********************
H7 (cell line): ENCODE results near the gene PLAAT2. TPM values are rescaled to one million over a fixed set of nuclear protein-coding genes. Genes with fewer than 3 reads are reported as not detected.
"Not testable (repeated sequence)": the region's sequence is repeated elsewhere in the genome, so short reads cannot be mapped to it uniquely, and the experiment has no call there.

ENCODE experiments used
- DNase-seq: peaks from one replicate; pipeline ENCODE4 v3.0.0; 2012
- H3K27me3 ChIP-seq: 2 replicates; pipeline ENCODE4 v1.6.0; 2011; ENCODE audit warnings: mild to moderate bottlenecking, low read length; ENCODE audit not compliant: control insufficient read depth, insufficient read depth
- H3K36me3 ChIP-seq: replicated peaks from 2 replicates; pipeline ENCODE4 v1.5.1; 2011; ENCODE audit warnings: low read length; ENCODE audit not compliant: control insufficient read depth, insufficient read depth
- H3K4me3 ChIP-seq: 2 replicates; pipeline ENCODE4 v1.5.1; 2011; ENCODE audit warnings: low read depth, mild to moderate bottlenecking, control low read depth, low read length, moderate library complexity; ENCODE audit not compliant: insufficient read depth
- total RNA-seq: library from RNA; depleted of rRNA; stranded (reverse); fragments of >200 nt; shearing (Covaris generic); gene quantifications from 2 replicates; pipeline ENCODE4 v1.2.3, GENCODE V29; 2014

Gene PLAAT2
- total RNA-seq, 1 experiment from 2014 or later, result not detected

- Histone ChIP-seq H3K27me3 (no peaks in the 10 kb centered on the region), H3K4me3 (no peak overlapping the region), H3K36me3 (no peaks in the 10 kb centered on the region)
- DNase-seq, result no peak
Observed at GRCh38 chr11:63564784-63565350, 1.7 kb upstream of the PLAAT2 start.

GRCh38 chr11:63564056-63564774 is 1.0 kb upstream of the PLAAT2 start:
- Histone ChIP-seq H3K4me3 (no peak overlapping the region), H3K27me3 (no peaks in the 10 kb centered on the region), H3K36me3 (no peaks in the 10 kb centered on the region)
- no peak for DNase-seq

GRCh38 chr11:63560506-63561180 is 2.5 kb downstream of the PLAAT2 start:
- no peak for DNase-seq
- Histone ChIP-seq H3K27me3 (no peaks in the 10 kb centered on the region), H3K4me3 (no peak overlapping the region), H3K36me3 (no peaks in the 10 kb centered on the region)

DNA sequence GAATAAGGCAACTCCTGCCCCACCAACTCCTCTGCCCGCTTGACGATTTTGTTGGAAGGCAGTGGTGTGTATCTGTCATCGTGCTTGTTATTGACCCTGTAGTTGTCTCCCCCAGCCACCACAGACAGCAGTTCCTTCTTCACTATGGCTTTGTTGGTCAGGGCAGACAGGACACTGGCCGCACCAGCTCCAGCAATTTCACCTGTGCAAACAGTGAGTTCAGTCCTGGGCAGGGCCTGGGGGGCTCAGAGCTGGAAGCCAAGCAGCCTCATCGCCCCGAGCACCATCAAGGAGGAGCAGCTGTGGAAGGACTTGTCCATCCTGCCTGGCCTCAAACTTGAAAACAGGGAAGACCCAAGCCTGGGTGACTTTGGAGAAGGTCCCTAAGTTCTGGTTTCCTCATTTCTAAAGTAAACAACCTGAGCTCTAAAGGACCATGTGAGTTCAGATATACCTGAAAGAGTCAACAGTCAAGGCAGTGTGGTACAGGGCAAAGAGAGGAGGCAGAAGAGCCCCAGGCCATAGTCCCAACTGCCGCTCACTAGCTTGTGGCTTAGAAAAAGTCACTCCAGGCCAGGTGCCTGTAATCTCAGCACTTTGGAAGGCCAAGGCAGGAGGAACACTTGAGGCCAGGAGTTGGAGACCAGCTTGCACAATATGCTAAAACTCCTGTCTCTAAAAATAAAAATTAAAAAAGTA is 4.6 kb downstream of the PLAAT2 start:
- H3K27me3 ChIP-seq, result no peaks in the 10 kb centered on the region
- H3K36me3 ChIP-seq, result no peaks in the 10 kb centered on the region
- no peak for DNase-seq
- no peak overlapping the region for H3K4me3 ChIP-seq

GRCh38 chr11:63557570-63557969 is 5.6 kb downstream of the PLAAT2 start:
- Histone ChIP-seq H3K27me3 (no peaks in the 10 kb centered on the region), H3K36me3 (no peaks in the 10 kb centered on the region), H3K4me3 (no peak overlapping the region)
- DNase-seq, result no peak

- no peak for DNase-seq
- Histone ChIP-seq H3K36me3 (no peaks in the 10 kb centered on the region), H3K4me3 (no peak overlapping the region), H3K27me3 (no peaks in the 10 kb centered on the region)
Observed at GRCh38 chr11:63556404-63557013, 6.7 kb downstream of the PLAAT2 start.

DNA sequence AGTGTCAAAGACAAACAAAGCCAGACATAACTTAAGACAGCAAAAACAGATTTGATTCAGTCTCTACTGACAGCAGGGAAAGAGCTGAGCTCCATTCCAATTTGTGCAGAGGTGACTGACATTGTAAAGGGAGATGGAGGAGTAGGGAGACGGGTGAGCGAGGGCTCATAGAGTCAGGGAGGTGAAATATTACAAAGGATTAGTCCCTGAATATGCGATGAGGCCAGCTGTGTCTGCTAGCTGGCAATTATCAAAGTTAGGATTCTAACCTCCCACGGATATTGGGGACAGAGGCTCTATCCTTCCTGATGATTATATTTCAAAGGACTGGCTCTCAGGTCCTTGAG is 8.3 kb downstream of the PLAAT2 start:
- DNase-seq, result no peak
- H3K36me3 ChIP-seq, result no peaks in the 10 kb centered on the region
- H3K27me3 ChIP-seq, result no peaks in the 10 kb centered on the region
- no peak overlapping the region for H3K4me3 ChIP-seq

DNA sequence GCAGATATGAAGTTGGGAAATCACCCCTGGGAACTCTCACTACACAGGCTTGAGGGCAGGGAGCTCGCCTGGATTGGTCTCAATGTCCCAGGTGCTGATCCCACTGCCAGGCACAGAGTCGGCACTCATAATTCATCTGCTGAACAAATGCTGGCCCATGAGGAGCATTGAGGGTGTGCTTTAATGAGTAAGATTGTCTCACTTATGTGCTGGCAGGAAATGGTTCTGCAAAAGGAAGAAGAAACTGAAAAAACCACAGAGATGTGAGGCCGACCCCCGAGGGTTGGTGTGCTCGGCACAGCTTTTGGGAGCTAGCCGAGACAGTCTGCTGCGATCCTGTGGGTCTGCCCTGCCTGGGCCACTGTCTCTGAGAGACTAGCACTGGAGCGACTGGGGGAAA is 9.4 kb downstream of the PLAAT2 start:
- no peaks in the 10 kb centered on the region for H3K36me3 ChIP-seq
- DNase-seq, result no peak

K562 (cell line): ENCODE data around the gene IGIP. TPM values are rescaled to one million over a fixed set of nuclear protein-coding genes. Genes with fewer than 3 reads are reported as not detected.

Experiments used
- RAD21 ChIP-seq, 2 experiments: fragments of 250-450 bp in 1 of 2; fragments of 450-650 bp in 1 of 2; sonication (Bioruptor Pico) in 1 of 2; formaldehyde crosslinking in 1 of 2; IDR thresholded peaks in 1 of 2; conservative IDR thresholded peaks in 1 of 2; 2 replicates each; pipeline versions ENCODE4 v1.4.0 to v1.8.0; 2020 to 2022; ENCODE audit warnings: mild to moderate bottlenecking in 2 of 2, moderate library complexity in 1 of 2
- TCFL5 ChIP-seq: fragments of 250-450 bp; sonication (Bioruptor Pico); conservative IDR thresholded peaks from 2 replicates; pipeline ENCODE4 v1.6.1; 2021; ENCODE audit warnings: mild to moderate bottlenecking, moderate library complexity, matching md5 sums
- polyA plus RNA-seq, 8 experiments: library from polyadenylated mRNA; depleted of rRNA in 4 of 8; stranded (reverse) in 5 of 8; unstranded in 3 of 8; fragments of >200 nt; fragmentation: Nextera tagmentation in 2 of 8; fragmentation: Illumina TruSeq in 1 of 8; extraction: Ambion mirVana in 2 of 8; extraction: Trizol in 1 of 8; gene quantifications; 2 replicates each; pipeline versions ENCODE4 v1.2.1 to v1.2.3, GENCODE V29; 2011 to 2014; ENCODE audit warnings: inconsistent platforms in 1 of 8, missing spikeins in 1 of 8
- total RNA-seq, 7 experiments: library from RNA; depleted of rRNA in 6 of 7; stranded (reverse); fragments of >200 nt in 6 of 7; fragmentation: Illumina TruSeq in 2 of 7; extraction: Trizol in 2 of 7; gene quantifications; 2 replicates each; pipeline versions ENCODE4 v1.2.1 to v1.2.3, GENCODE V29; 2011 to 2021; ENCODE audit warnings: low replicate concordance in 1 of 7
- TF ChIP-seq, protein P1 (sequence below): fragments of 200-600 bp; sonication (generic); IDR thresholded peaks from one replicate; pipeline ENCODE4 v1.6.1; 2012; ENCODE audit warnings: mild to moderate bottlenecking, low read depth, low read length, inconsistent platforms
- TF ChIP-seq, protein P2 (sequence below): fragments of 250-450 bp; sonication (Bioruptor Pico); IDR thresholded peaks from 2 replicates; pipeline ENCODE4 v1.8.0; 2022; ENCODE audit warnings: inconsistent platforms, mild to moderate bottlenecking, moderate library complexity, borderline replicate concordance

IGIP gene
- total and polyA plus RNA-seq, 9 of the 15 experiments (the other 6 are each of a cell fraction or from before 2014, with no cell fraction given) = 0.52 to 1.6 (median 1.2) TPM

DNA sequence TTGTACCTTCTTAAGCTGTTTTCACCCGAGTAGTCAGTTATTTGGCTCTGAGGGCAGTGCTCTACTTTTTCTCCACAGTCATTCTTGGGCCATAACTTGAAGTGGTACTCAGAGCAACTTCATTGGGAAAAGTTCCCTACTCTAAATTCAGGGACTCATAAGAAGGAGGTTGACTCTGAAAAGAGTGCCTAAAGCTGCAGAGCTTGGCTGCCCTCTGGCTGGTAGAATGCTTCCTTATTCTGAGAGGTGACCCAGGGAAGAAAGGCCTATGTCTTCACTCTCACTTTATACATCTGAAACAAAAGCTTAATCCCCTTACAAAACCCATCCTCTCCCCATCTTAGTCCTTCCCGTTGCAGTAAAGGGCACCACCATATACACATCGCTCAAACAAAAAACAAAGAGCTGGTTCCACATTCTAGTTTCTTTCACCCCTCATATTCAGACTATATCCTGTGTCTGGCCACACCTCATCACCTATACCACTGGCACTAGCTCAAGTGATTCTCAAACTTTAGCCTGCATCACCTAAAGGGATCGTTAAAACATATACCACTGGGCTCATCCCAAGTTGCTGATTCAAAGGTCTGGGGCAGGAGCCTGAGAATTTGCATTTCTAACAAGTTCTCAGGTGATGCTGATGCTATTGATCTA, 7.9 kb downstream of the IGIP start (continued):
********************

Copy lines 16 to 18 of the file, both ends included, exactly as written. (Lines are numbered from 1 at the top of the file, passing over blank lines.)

- no peak for DNase-seq

GRCh38 chr11:63560506-63561180 is 2.5 kb downstream of the PLAAT2 start:
- no peak for DNase-seq